I guess I just like to share things with people in a way that I can control. When I’m talking to people, there’s this sense of, “I’m not going to correctly describe what’s going on with me.” So comics and illustrations are the way I feel most comfortable describing what’s going on, because I don’t feel that conversations are sufficient sometimes. My work is almost like a diary of how I’ve understood the world and myself over time.

I scrolled back to your first Instagram post. Your caption was about how you put off making the account for months, but finally decided you needed to do it. Why did you put it off, and why did you ultimately go through with it?

Well, I guess I was concerned about the audience thing. Like, I had previously related to comics by drawing comics about people I knew for people I knew, and it was nice to get an in-person reaction. I never perceived them as like, “content,” or as public entertainment—but I was starting to follow people who saw comics that way. I really admired them, and I was like, “Wow, if comics can do this for me, I feel like I should join these people as a peer.” 

So I decided to do it because I started to see myself as a member of the comics community, and I wanted to contribute. I was like, “No longer shall I keep these things to myself. I think that they’re worth sharing.” With that, what was so scary was that it opened me up to criticism. It opened me up to, “Should I be looking for more likes? Should I be looking for more engagement? Do I want to make money doing this? Do I want to make this part of my brand?” And that was really scary too, and that’s something I’m still struggling with right now. 

Why did you feel that comics were something you needed to do?

Because I really love comics, and I really love making them. I think I have a unique perspective, and when I look at my artwork, I’m like, “I’m glad that I’m making this.” I just think, “Why not me? Why not try to put it out there?”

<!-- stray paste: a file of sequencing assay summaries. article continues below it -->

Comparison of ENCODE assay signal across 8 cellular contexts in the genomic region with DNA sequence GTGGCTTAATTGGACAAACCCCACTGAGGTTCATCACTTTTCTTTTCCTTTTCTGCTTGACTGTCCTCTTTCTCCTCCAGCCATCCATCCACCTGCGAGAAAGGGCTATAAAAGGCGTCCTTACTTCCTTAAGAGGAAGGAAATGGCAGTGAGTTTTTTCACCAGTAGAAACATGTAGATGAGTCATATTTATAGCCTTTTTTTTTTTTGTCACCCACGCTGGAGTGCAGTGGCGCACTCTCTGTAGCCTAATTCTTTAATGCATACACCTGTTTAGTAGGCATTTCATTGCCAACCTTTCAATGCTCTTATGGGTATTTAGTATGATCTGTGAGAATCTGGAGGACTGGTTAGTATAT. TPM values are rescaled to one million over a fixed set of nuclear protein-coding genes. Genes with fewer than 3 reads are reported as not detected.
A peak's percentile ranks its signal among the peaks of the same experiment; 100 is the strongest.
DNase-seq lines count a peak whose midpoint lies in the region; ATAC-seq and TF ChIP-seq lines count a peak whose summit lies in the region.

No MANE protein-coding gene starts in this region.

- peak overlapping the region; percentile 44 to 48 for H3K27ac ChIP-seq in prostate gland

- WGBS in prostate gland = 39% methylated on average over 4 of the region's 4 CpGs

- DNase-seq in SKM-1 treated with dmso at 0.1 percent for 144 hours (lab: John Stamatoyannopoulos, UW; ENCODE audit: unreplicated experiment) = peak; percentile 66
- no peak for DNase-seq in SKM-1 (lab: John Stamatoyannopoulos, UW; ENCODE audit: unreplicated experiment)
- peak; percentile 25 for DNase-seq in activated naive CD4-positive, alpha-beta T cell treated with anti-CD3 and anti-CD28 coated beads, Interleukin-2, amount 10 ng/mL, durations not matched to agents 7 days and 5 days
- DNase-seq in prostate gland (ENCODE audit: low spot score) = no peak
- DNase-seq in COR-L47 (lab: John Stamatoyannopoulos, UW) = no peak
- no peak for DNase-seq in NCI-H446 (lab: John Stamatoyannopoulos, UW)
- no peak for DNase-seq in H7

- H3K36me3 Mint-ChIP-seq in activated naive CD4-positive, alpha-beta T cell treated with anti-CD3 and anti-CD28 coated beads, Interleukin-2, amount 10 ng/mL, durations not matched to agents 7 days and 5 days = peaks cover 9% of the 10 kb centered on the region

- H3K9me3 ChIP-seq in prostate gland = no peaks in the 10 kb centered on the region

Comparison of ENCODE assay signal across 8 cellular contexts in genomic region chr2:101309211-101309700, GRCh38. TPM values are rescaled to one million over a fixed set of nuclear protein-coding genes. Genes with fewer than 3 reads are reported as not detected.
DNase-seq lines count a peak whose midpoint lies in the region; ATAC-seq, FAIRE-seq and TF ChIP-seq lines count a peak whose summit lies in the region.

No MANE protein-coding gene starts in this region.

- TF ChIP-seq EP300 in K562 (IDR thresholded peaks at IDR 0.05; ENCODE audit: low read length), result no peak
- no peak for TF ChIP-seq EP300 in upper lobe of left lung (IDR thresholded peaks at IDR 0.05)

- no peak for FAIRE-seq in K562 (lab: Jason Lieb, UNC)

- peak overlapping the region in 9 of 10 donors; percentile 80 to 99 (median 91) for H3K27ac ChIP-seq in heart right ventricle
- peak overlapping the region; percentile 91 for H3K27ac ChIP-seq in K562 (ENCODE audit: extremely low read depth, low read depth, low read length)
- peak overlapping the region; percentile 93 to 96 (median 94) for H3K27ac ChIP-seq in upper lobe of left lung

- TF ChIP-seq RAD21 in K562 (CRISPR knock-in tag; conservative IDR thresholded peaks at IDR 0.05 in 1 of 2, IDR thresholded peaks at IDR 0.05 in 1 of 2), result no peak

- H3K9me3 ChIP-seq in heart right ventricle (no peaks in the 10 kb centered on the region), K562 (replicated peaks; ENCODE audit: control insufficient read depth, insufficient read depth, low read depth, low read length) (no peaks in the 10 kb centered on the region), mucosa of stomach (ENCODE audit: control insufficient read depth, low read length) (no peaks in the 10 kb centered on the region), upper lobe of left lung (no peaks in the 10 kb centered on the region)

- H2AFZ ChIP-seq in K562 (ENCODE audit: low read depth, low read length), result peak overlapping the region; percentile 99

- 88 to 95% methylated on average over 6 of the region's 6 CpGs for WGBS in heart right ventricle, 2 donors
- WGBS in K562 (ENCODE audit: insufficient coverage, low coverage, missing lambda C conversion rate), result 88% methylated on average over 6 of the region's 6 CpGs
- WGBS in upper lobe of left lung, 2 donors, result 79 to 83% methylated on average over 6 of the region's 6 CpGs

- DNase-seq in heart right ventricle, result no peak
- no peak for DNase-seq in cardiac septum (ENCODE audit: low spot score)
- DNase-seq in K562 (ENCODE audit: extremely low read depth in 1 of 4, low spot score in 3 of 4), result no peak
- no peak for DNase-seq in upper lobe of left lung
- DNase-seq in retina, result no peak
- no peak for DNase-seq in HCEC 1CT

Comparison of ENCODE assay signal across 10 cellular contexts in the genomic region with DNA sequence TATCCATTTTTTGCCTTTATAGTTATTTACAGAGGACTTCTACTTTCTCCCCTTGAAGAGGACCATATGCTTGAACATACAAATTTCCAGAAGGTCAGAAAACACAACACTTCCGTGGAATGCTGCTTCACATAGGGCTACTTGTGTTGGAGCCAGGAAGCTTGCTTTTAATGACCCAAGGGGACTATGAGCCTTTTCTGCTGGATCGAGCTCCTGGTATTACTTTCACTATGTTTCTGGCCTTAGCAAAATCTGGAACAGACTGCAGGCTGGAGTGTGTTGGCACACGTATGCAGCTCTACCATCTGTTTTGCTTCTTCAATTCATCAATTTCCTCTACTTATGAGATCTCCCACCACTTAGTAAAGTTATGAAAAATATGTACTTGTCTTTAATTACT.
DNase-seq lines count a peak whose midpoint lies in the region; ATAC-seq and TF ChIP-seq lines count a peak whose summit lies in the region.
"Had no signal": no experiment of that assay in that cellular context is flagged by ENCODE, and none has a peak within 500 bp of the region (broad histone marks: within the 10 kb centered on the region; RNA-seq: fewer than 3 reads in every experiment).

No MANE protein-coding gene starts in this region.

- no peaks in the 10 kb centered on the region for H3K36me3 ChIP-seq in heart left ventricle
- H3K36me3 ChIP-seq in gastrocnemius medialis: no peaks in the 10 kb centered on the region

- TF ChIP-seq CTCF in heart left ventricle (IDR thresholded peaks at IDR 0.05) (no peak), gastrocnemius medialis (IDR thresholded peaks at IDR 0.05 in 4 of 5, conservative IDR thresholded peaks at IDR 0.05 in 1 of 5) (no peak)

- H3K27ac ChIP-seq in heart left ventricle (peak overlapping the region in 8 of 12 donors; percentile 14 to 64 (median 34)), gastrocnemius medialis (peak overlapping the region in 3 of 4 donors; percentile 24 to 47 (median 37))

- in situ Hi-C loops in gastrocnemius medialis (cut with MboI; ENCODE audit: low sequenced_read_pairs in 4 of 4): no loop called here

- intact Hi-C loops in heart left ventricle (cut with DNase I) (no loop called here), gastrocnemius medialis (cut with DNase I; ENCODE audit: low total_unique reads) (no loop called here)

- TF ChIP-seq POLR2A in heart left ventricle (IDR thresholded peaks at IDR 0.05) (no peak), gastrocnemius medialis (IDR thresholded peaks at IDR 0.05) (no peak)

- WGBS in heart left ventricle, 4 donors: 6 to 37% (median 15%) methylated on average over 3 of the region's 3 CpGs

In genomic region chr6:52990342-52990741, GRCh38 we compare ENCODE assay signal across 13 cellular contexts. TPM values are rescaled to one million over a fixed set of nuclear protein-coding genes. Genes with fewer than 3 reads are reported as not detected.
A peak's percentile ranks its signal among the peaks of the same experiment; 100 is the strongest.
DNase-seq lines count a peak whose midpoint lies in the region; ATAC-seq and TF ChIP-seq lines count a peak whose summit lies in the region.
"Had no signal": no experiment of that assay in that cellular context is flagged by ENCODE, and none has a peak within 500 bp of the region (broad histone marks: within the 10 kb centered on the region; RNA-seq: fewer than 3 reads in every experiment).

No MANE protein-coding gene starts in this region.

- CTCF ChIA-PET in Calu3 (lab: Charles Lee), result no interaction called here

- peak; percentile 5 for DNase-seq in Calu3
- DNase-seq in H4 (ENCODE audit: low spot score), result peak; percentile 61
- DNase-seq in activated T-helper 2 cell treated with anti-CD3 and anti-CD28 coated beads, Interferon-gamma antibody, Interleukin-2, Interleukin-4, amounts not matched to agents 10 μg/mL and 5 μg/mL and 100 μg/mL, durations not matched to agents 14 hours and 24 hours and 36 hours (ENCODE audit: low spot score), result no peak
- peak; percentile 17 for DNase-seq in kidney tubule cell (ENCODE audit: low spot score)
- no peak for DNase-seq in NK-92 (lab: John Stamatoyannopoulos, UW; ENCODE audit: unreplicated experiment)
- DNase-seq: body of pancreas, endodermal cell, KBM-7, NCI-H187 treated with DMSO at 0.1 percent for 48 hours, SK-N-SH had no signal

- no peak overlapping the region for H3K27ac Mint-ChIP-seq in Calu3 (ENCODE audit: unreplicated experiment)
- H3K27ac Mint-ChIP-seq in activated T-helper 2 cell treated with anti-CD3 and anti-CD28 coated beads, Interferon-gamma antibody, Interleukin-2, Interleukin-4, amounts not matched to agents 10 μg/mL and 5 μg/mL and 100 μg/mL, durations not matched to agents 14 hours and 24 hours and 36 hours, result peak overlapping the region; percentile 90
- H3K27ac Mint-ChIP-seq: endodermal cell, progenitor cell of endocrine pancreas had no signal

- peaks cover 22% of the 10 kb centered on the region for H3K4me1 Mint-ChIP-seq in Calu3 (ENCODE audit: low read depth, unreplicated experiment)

Since you’ve started posting your work, have you gotten any criticism?

Mostly from my parents [laughs]. I’ve gotten compliments too, from people I don’t know, which is cool. The nicest compliment anyone’s ever given me was after Alex Graham, who wrote Dog Biscuits, shared the Instagram handles of a lot of people she admired. I followed a couple of those people, and all of them followed me back. One who I particularly liked sent me a message saying, “I really love your stuff.” She shared my work on her page, and I was like, “That’s so cool.” It felt really awesome.

My parents like my comics, but they don’t really believe in being genuine about negative feelings. A lot of what I’ve been making recently has been in more of a negative space than usual—because of the pandemic, because of life transitions, and because I’m trying to think more about body image in my work.

Honestly, I feel like I’ve gotten way more criticism on other forms of art that I’ve made, like playwriting. Comics feel like a safe space for me, because there are a lot of bad comics, and even bad comics are fun to look at. Bad plays? Unbearable. Bad comedy? Unbearable. But bad comics are like “Ooh, this is garage, this is indie, this is a zine.”

How would you describe your process? Do you draw by hand or digitally?

I love to do things by hand. I haven’t done a lot of things by hand lately because I don’t have the time for it. Usually, I’ll just start by having an idea, and being like, “I need to turn this into a comic.” I’ll either be intentionally brainstorming for something like the Spectator comic strips, or I’ll just have something come up in my head, and I’ll be like, “This is kind of funny, it should be a comic.” And then I’ll just sketch out a draft of it. If I want it to be posted that day, I’ll do it on the iPad. But if the artistic style of it is really important to me, then I’ll do it by hand. And then I do the line art, and then I do the shading, and then I always send it to Nic [my boyfriend] because he has a good eye for anything that’s not quite right. I know that something is really good if he really likes it.

Do you want people to feel or think more when they look at your work?

Love that. I remember reading Isobel’s answer to that. I want people to feel more when they look at my work. I’m not going to make any—I mean, maybe someday I’ll make a really layered argument-slash-observation that I want people to put on their syllabi, or whatever. But right now I think I’m just focused on making people laugh and feel seen.

You can view more of Emma’s work on Instagram. This interview has been edited for length and clarity.

Comics courtesy of Emma Gometz